Vitis vinifera (Vitaceae)

  • The plant

It is a liana growing to 35 m tall, with flaky bark. The leaves are alternate, palmately lobed, 5–20 cm long and broad. The fruit is a berry, known as a grape and in cultivated plants can be green, red, or purple.

  • The myth

The first written accounts of grapes and wine can be found in the Epic of Gilgamesh and ancient Sumerian text from the third millennium BC. There are also numerous hieroglyphic references from ancient Egypt, according to which wine was reserved exclusively for priests, state functionaries and the pharaoh.

  • Ethnopharmacology

The ancient Greeks introduced grape growing and wine making to Europe in the Minoan age. Greek philosophers praised the healing powers of grapes both as fruits and in the form of wine.
European folk healers sought to cure skin and eye diseases. Other historical uses include the leaves being used to stop bleeding, pain and inflammation of hemorrhoids. Unripe grapes were used for treating sore throats, and raisins were given as treatments for consumption (tuberculosis), constipation and thirst. Ripe grapes were used for the treatment of cancer, cholera, smallpox, nausea, skin and eye infections as well as kidney and liver diseases.

  • Active constituents, pharmacological properties and traditional medicine

From the different parts of this plant, in particular from the fruits, several preparations used in folk medicine have been derived. Among the most interesting constituents responsible for the therapeutical properties of the plant, procyanidins received particular attention and are used for the treatment of microcirculatory disorders. More recently, procyanidins have been proven to be among the most interesting antioxidants of the Plant Kingdom, and are considered for as preventive therapy of chronic degenerative diseases and the modulation of skin unattractiveness linked to the aging.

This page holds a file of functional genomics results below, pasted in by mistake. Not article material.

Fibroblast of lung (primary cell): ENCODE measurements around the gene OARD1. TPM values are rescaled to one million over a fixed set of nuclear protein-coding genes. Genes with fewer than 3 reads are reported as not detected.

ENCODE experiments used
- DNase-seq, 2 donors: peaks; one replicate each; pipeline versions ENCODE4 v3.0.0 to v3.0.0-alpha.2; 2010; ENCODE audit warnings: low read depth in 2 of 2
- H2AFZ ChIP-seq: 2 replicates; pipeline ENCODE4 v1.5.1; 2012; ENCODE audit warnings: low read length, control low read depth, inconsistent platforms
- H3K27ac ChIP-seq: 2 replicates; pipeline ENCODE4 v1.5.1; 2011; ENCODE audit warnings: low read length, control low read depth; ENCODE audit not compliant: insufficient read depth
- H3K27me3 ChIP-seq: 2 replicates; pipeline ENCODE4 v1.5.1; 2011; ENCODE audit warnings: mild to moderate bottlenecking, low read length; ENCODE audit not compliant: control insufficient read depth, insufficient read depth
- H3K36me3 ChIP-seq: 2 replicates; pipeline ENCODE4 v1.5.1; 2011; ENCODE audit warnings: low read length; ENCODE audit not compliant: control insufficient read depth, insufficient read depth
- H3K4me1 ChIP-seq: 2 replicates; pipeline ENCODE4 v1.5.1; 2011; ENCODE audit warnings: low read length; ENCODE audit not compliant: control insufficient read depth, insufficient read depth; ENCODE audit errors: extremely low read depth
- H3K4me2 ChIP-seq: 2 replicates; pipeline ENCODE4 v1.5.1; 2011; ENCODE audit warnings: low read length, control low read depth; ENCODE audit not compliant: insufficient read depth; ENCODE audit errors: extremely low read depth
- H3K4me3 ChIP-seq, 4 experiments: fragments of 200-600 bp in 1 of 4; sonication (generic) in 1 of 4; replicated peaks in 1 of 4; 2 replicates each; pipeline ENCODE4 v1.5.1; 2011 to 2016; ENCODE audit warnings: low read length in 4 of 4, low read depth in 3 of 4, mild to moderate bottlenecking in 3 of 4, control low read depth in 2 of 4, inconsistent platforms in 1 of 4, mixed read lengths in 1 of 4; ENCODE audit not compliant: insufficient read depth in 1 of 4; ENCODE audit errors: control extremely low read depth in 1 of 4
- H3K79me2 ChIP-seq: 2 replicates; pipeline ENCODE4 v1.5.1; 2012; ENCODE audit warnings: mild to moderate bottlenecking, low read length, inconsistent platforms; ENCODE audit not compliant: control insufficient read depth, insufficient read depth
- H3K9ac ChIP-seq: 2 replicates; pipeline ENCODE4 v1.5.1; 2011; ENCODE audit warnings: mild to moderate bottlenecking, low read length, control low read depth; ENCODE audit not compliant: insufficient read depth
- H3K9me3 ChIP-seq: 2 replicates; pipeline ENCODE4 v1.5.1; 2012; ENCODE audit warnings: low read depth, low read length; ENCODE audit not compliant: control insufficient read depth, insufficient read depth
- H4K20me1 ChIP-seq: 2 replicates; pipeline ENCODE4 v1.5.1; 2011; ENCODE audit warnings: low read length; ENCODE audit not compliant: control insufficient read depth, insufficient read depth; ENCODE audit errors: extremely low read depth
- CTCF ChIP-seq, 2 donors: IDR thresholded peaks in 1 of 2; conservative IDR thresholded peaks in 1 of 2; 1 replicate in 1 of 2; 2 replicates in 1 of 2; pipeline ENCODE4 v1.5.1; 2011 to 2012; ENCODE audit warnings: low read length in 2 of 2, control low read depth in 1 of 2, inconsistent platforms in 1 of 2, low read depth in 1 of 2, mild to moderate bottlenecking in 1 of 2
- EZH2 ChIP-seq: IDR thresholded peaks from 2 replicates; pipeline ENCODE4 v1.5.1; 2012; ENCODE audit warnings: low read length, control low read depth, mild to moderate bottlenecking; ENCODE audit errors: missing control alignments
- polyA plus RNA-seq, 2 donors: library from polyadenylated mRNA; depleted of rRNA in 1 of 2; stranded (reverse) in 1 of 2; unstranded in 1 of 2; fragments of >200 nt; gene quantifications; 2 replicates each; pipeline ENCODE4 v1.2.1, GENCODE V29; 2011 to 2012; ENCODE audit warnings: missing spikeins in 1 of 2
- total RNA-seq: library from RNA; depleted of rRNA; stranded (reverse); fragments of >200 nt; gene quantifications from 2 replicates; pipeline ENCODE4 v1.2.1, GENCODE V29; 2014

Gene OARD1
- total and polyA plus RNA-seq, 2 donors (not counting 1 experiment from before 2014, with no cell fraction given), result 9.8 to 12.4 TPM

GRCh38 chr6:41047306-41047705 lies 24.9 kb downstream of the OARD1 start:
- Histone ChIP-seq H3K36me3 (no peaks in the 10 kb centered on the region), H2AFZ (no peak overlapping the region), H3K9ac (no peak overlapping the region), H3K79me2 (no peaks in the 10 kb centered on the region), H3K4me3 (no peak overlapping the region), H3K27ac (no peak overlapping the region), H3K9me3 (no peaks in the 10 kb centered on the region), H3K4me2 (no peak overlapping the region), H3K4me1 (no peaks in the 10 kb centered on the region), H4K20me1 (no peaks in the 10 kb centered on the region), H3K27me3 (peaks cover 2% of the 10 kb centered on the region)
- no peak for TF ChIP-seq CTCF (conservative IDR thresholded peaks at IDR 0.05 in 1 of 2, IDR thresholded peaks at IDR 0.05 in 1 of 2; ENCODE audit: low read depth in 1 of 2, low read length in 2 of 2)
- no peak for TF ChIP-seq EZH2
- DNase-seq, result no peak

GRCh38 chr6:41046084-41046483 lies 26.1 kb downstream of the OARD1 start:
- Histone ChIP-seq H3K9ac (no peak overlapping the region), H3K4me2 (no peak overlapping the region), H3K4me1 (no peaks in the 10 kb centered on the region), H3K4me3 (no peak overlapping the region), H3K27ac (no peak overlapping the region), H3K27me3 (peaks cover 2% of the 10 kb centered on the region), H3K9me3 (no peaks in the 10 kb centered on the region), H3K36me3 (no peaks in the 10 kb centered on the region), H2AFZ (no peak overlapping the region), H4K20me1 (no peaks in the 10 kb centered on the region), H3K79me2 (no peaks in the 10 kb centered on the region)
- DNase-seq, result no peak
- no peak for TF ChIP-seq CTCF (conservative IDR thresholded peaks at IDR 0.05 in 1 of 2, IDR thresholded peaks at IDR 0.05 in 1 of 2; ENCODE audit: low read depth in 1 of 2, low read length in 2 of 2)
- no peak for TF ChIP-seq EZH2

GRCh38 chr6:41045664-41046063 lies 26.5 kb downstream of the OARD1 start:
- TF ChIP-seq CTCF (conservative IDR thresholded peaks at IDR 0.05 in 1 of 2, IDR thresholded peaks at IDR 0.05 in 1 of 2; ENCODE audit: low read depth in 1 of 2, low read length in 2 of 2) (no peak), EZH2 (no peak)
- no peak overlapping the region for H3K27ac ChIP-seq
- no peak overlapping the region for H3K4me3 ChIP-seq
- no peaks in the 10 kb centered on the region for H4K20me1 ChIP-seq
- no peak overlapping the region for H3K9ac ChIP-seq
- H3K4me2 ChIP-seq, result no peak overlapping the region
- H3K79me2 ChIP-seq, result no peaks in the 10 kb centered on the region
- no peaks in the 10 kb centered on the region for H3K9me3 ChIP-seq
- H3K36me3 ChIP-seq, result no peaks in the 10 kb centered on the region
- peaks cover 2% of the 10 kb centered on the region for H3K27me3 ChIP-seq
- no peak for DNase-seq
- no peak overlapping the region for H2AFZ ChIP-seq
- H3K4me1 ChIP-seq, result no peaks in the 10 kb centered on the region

Seedless grape varieties were developed to be appealing to consumers, but researchers are now discovering that many of the healthful properties of grapes may actually reside in the bioactive compounds found in the seeds.

Seeds have a high content of oligomeric proanthocyanidins such as resveratrol, a polyphenolic substance, which is one of the most potent known antioxidants, whereas leaves responding to infestation or external aggression produce phytoalexines such as viniferins, stilbene derivatives of resveratrol possessing the same beneficial properties.


                Procyanidine                        Resveratrol                                     Viniferine

Presently a number of preparations and Vitis vinifera products are found in the nutraceuticals or cosmetics market.